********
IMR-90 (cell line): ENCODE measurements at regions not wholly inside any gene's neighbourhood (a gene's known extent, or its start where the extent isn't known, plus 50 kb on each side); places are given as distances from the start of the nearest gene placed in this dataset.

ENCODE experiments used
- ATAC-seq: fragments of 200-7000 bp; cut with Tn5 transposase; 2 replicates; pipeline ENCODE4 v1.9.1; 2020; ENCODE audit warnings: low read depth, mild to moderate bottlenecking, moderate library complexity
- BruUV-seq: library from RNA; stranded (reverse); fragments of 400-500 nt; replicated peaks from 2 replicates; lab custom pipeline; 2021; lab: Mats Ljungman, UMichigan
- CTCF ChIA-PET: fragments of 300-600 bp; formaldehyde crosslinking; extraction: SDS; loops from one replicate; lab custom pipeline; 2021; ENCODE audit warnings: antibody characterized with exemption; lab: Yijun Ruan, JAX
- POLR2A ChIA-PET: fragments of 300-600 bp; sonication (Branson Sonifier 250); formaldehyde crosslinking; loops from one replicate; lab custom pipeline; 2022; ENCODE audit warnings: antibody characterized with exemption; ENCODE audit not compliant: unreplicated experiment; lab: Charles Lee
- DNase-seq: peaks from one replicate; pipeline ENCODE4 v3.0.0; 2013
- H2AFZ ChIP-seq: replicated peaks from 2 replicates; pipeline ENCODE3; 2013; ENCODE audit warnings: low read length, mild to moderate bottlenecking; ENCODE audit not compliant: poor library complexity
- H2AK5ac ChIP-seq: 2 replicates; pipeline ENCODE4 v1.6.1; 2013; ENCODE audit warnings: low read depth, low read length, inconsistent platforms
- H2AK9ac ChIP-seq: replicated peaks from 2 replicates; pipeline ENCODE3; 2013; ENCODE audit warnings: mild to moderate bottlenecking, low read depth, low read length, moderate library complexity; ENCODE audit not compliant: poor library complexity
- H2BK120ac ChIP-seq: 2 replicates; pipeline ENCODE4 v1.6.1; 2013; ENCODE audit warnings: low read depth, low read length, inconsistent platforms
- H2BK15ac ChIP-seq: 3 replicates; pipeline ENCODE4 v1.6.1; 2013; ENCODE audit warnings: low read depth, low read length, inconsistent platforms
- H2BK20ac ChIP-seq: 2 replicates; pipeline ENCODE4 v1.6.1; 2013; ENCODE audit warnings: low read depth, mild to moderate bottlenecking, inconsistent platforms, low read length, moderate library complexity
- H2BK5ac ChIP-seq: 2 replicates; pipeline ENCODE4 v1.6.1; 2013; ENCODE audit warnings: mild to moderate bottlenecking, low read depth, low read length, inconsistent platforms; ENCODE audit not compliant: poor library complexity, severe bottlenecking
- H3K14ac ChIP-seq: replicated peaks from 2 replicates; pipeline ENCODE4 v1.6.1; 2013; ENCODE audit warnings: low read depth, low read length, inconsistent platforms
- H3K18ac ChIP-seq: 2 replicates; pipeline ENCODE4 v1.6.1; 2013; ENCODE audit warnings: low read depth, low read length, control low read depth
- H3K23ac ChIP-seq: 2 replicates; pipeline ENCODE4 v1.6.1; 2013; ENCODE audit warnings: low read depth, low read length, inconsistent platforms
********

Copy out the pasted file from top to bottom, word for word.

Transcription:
IMR-90 (cell line): ENCODE measurements at regions not wholly inside any gene's neighbourhood (a gene's known extent, or its start where the extent isn't known, plus 50 kb on each side); places are given as distances from the start of the nearest gene placed in this dataset.

ENCODE experiments used
- ATAC-seq: fragments of 200-7000 bp; cut with Tn5 transposase; 2 replicates; pipeline ENCODE4 v1.9.1; 2020; ENCODE audit warnings: low read depth, mild to moderate bottlenecking, moderate library complexity
- BruUV-seq: library from RNA; stranded (reverse); fragments of 400-500 nt; replicated peaks from 2 replicates; lab custom pipeline; 2021; lab: Mats Ljungman, UMichigan
- CTCF ChIA-PET: fragments of 300-600 bp; formaldehyde crosslinking; extraction: SDS; loops from one replicate; lab custom pipeline; 2021; ENCODE audit warnings: antibody characterized with exemption; lab: Yijun Ruan, JAX
- POLR2A ChIA-PET: fragments of 300-600 bp; sonication (Branson Sonifier 250); formaldehyde crosslinking; loops from one replicate; lab custom pipeline; 2022; ENCODE audit warnings: antibody characterized with exemption; ENCODE audit not compliant: unreplicated experiment; lab: Charles Lee
- DNase-seq: peaks from one replicate; pipeline ENCODE4 v3.0.0; 2013
- H2AFZ ChIP-seq: replicated peaks from 2 replicates; pipeline ENCODE3; 2013; ENCODE audit warnings: low read length, mild to moderate bottlenecking; ENCODE audit not compliant: poor library complexity
- H2AK5ac ChIP-seq: 2 replicates; pipeline ENCODE4 v1.6.1; 2013; ENCODE audit warnings: low read depth, low read length, inconsistent platforms
- H2AK9ac ChIP-seq: replicated peaks from 2 replicates; pipeline ENCODE3; 2013; ENCODE audit warnings: mild to moderate bottlenecking, low read depth, low read length, moderate library complexity; ENCODE audit not compliant: poor library complexity
- H2BK120ac ChIP-seq: 2 replicates; pipeline ENCODE4 v1.6.1; 2013; ENCODE audit warnings: low read depth, low read length, inconsistent platforms
- H2BK15ac ChIP-seq: 3 replicates; pipeline ENCODE4 v1.6.1; 2013; ENCODE audit warnings: low read depth, low read length, inconsistent platforms
- H2BK20ac ChIP-seq: 2 replicates; pipeline ENCODE4 v1.6.1; 2013; ENCODE audit warnings: low read depth, mild to moderate bottlenecking, inconsistent platforms, low read length, moderate library complexity
- H2BK5ac ChIP-seq: 2 replicates; pipeline ENCODE4 v1.6.1; 2013; ENCODE audit warnings: mild to moderate bottlenecking, low read depth, low read length, inconsistent platforms; ENCODE audit not compliant: poor library complexity, severe bottlenecking
- H3K14ac ChIP-seq: replicated peaks from 2 replicates; pipeline ENCODE4 v1.6.1; 2013; ENCODE audit warnings: low read depth, low read length, inconsistent platforms
- H3K18ac ChIP-seq: 2 replicates; pipeline ENCODE4 v1.6.1; 2013; ENCODE audit warnings: low read depth, low read length, control low read depth
- H3K23ac ChIP-seq: 2 replicates; pipeline ENCODE4 v1.6.1; 2013; ENCODE audit warnings: low read depth, low read length, inconsistent platforms